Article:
Musculoskeletal complaints in children are usually related to activity. Different injury patterns occur at different ages, probably reflecting relative strengths of adjacent structures at the particular skeletal age.
The immature musculoskeletal system differs significantly from that of the mature individual. Open growth plates are vulnerable to different types of injury, the nature of which varies with age, growth rate and in the presence of a disease process. The characteristics of periosteum and articular cartilage are also different from those of adults.
Additional factors also can play significant roles. Flexibility is usually greater in the child, and there is a greater incidence of hypermobility, which is associated with a higher risk of injury and a longer healing time. On the other hand, growth spurts can lead to muscle-tendon imbalances across joints leading to local injury or to non-specific pain (previously termed ‘growing pains’). Growth spurts also result in reduced flexibility, with lengthening of the musculotendinous unit lagging behind elongation of bone, with resulting stresses applied in particular to the musculotendinous attachments. Biomechanical problems are also common in young people and can increase the stresses upon these tissues and commonly contribute to shin and/or anterior knee pain. Growth spurts and weight gain can alterations in co-ordination and centre of gravity, all of which make the child more susceptible to injury.
Lack of supervision or inadequate matching in contact sports, when matching is performed by age rather than height, weight, development and maturity are further contributing factors to injury. Psychological factors, motivation and parental/peer pressure may be positive or negative influences.
Injuries in children and adolescents can affect the growth plate and these injuries require serious attention.
Injuries can be acute or related to overuse. Where acute injuries occur in the prepubescent child, ligamentous injuries are more likely, as the bone is usually stronger than soft tissues. At the time of the adolescent growth spurt, however, growth plate injuries may occur, as the ligaments may be stronger during this period. At all ages, however, the possibility of a fracture must be considered; and note that x-rays can be inconclusive in this group.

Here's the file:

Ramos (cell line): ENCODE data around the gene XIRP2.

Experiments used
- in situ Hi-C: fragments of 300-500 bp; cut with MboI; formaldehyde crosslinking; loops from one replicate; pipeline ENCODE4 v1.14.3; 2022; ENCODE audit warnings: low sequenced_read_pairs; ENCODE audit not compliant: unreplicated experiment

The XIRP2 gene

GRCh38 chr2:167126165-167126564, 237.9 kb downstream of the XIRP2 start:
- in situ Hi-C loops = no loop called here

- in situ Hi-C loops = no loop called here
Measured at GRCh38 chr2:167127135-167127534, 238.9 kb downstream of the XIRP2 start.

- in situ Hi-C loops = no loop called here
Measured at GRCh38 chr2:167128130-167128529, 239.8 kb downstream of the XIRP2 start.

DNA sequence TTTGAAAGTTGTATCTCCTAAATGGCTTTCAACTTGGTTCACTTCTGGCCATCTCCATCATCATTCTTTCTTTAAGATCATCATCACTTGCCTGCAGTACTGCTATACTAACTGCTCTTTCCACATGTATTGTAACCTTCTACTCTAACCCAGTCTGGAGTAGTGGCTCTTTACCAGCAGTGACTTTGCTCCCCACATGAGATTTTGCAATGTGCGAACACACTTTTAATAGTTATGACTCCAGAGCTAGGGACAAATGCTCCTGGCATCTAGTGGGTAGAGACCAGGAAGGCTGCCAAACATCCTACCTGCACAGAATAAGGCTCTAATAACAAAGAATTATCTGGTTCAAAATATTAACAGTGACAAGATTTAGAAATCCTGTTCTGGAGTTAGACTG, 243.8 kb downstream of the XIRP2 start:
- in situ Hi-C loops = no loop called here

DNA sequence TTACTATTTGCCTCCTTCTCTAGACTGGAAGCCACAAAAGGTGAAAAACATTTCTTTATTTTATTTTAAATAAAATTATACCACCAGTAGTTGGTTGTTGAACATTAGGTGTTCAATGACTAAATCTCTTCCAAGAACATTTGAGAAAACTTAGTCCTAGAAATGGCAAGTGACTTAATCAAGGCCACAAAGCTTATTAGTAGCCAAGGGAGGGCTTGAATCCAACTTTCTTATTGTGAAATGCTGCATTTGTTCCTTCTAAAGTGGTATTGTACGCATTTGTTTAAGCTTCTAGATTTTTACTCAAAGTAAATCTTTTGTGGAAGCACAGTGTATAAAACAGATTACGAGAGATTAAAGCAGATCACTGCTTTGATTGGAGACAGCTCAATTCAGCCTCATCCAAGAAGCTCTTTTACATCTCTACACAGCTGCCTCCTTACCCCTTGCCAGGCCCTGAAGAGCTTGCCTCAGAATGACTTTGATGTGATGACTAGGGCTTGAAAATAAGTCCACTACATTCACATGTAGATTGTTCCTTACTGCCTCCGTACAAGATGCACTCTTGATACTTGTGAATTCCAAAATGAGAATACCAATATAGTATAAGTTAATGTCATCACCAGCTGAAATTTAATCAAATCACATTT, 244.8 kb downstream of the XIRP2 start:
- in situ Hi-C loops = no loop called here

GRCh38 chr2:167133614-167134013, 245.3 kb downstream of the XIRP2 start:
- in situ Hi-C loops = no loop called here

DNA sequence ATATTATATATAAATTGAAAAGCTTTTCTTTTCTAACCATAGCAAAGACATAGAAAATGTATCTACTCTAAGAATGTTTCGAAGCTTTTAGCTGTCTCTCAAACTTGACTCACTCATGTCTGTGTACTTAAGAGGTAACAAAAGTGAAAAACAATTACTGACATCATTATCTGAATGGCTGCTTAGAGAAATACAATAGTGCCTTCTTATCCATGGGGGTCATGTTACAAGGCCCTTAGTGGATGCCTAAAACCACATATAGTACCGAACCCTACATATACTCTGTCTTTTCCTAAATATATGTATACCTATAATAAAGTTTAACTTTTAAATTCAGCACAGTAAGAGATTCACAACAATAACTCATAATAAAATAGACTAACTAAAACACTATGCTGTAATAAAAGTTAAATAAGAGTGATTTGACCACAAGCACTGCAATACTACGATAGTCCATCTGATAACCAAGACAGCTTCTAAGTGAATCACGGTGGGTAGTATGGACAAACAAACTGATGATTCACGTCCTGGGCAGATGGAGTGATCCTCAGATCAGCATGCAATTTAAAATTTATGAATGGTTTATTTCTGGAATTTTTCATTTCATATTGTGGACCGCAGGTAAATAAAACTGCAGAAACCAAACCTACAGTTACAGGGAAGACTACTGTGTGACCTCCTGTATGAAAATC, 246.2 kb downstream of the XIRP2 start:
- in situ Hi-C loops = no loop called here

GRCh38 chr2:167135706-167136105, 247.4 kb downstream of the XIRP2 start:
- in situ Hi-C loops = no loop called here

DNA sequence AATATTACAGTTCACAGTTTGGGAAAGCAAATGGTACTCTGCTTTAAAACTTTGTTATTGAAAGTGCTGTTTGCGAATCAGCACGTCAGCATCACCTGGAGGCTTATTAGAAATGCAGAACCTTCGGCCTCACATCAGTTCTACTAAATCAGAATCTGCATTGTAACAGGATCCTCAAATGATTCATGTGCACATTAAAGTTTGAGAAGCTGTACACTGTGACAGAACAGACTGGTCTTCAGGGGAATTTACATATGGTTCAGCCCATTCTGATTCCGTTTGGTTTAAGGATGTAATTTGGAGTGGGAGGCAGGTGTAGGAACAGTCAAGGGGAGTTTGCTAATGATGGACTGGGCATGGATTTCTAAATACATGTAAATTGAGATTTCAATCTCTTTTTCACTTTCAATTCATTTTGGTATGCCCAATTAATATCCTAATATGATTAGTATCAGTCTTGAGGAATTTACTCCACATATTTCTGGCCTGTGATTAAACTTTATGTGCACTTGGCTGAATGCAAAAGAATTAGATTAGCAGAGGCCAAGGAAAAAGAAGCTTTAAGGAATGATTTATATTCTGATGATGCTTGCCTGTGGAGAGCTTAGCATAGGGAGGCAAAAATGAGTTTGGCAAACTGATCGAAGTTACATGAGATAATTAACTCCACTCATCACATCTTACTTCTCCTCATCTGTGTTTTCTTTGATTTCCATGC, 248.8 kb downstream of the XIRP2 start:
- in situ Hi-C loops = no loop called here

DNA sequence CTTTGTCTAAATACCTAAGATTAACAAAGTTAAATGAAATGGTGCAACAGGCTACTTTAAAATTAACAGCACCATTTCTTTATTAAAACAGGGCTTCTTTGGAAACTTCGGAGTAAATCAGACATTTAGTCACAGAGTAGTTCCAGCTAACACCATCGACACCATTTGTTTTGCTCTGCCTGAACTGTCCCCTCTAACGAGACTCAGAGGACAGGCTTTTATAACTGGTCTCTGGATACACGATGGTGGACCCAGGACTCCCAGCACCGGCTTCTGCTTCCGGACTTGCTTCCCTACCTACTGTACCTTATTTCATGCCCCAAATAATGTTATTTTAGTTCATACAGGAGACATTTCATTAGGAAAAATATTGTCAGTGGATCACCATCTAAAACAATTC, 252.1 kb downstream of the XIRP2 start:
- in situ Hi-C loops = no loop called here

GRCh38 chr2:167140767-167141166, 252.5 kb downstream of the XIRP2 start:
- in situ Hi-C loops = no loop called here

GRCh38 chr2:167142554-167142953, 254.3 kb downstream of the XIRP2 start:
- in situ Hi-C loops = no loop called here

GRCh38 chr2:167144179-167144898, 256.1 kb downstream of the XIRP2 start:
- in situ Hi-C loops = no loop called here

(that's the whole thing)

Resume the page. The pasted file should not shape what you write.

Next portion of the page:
Overuse injuries in relation to repetitive microtrauma are increasingly recognised, often in relation to heavy training in sports. Injuries include tendinitis, bursitis, physeal and osteochondral injuries. Apophyseal injuries (apophysitides) include small avulsions at the weaker bone –cartilage junction due to repetitive traction stresses, with subsequent repair. These include Osgood Schlatters disease at the knee, Severs disease at the heel and iliac crest apophysitis disease at the pelvis. Patients differ in how they respond to these complaints and so no one single approach suits all.
Management of injuries in Children & Adolescents
Although the principles of management are the same, the treatment of soft tissue complaints in children differs from that in adults in several respects. The use of drugs is generally discouraged, although may be necessary in severe cases or where rehabilitation is being inhibited; the use of injections is· strongly discouraged; the use of modalities such as ultrasound should be avoided near open growth plates, but the use of electromuscular stimulation is allowed.
Rehabilitation, as with adults, forms the core of the management regime, but must be modified to suit the child. Those children going through growth spurts also need much explanation and reassurance that, for example, the sudden changes in co-ordination that has occurred is temporary. If strength training is considered, the child must adhere to light weights, and move through a limited range of motion. Those children with hypermobility need much counseling, reassurance and supervised rehabilitation.
Some of Professor Speed’s publications on Children + Adolescents:
- Bones before 50: children and adolescents
- Vitamin D
- Speed CA, Fordham JN, Cunningham JL.Simultaneous bilateral tibial stress fractures in a 15-year-old milkman–a case report. Br J Rheumatol. 1996 Sep;35(9):905-7.
- Speed CA. Sports Injuries. In: ABC of Rheumatology. Adebajo A (ed). BMJ Books. 2003. 2007 (4th edition).
- SPECIAL GROUPS: IN: The Oxford Textbook of Soft Tissue Rheumatology. BL Hazleman, GP Riley, CA Speed (eds). Oxford University Press. Oxford, 2004.